A report kept hidden by the government for years shows hybrid minibuses to be more polluting, more expensive and far less reliable than diesel buses

The top secret report of a disastrous government-subsidised hybrid green minibus trial has been quietly published by the government, six years after the trial began and months after the funded firm declared bankruptcy, axing the two minibus routes.

The damning investigation, which the government kept hidden for years, shows serious problems with the two 150kW Dongfeng Gemini hybrid green minibuses: the buses were 23% more expensive to operate, used up to 14% more fuel, produced 7% more carbon emissions and had a combined 319 days of downtime over the two-year trial. From 2014 to 2016, the two buses broke down 105 times between them, compared to nine breakdowns by the traditional diesel Toyota Coasters operated by the company.

The hybrid (HV) buses, manufactured in 2014, weighed seven tonnes each, compared to 4.35 tonnes for the 2010 Toyota Coasters.

“The drivers experienced various problems in operating the HVs and did not feel the HVs were quiet and environment [sic] friendly,” says the report. “The drivers consistently expressed disappointment with the HVs’ driving performance and reliability due to many breakdowns.”

“Overall, Teamwise was not satisfied with the performance of the HVs as too much operating time was lost due to repairs and the fuel savings were not as expected,” the report concludes.

Transit Jam broke the story of the missing reports back in April 2020, after noticing two minibuses owned by bankrupt bus company Teamwise had been partly funded by around HK$2.5 million of public money in 2013, yet with no public record of the subsidised buses to be found. Under the Pilot Green Transport Fund scheme (rebranded and renamed as the New Energy Transport Fund (NETF) in September 2020), the government was required to publicly report data and operating experiences on publicly funded EVs and hybrids, to help the transport trade make better decisions.

At the time, the Environmental Protection Department (EPD) said the report could not be completed because of “staffing issues” at a third-party assessor, Jockey Club Heavy Vehicle Emissions Testing and Research (JCEC). “JCEC still needs more time to recruit staff for replacement and follow-up on the analysis of the data,” an EPD spokesman told Transit Jam on 21 April 2020, four years after the trial had completed. However, many other reports had been released by JCEC during the time period, raising questions why the Teamwise report was suppressed.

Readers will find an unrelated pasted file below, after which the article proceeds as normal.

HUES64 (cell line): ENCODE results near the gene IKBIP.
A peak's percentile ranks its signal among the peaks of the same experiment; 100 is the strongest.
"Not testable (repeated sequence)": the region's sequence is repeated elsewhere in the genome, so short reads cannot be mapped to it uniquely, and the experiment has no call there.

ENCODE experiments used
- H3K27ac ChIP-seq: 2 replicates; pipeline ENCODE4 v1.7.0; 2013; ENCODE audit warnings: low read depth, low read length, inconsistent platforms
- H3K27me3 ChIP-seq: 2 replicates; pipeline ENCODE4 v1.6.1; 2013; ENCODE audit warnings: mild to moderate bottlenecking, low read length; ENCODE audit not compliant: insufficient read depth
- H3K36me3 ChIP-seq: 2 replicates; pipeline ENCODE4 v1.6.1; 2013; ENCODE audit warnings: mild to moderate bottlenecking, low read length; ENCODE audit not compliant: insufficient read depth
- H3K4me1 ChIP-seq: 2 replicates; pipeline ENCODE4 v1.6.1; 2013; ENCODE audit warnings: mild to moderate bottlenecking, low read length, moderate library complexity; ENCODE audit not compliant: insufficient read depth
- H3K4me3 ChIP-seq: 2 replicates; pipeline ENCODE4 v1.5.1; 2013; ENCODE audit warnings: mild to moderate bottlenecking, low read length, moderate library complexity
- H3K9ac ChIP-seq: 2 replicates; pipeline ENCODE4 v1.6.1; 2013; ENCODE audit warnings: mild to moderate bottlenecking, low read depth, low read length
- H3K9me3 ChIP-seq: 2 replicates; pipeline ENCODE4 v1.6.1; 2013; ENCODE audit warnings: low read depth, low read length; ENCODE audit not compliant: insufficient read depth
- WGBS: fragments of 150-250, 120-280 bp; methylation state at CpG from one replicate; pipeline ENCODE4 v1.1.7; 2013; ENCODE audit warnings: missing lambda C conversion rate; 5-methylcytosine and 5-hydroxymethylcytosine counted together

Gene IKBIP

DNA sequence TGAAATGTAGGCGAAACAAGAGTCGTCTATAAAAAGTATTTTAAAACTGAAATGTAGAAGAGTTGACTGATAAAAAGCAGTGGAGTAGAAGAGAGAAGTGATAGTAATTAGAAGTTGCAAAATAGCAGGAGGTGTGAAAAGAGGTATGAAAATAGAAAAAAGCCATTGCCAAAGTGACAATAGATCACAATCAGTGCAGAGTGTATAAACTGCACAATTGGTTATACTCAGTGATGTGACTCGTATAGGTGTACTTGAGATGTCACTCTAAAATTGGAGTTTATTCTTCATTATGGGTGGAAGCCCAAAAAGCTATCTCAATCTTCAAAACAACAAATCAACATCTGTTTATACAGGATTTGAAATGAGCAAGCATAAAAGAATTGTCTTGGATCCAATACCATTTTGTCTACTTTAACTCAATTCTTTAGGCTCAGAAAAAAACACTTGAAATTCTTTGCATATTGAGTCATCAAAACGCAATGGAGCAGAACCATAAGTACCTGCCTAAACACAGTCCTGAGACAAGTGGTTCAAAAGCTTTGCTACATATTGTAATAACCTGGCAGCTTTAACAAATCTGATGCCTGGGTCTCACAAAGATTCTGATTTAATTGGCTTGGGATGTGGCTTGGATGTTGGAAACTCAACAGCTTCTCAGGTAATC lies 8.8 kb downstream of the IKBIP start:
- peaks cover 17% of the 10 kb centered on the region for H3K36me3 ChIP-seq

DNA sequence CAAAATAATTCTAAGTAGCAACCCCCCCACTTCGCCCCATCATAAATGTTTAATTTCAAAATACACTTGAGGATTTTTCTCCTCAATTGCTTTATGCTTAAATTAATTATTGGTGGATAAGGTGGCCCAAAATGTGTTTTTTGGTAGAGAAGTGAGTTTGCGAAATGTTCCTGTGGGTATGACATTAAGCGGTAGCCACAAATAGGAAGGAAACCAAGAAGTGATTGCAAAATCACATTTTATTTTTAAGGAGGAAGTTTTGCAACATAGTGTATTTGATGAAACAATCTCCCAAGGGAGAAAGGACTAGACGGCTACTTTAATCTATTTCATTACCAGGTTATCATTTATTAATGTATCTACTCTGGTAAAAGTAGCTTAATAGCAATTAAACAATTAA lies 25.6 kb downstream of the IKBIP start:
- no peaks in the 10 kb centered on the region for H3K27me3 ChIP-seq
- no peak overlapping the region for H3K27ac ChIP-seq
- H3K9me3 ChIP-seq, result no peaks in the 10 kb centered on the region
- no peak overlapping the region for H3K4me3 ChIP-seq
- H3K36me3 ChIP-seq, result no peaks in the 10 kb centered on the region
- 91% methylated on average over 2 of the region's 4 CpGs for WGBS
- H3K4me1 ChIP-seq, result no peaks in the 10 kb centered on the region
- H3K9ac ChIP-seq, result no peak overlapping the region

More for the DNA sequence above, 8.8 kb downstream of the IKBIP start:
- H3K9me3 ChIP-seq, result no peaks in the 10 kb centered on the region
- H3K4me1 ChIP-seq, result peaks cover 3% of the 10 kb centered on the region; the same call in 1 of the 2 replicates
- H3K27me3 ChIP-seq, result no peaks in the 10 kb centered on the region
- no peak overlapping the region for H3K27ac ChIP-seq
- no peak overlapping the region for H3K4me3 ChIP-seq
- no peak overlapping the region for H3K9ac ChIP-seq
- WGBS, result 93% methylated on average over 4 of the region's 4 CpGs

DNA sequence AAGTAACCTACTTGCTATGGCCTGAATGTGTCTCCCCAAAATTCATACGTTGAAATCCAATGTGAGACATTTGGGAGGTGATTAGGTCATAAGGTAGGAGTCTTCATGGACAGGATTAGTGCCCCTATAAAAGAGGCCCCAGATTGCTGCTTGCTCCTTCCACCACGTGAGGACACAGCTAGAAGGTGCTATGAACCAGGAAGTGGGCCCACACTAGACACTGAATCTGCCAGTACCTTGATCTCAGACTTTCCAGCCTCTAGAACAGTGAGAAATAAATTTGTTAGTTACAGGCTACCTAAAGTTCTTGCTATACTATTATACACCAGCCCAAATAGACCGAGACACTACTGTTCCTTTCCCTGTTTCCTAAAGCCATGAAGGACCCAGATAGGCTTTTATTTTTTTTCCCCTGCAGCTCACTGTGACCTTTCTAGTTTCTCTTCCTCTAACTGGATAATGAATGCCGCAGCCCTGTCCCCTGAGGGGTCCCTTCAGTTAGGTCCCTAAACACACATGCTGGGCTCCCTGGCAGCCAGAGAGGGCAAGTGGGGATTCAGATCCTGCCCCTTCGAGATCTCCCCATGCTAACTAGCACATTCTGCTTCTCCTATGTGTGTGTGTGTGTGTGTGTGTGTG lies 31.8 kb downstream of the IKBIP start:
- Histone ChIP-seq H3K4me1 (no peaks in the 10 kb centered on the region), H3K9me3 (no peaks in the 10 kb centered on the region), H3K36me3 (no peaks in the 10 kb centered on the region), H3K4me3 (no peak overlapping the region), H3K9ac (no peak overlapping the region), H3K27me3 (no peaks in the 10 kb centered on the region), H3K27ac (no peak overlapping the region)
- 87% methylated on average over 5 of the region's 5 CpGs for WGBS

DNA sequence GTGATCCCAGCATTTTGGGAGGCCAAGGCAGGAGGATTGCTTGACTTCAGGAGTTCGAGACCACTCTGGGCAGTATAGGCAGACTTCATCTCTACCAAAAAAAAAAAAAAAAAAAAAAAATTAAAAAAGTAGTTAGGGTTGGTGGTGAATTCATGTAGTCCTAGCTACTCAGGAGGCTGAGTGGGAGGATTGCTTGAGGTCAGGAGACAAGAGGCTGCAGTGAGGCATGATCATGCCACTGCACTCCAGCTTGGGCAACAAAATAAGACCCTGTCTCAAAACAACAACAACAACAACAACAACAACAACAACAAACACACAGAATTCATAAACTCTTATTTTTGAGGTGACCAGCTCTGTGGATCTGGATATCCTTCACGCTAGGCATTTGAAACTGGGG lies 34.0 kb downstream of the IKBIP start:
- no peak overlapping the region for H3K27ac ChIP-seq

Lawmaker Ted Hui Chi-fung

Lawmaker Ted Hui Chi-fung blasted government excuses for hidden EV subsidy reports

Lawmaker Ted Hui Chi-fung then claimed the government’s excuses for non-publication as “nonsense”, but despite political pressure from the opposition, the government report remained under wraps until it was quietly inserted, at 67th place, into the list of 105 public trial reports.

Users of the NETF website noted that, around the same time, EPD appeared to change its website structure such that newly added reports were no longer flagged “New”, as had been the custom since the Pilot Green Transport Fund launched in March 2011. Such identification was helpful in keeping abreast of new reports, as the government lists NETF trial reports in chronological order of trial date, not report release date.

EPD says this is not true, and asserts that “New” badges are appended to new reports for only one week after publication. But users with experience of the website say the “New” badges had usually been displayed for much longer periods. For example, a report marked September 2017 was still marked “New” in June 2018, according to internet archives.

Trial reports have, in the past been badged “New” for several months to help users find them. EPD now says the usual practice is only to mark reports as “New” for one week. It cannot explain why internet archives tell a different story, such as this September 2017 report still highlighted “New” in June 2018

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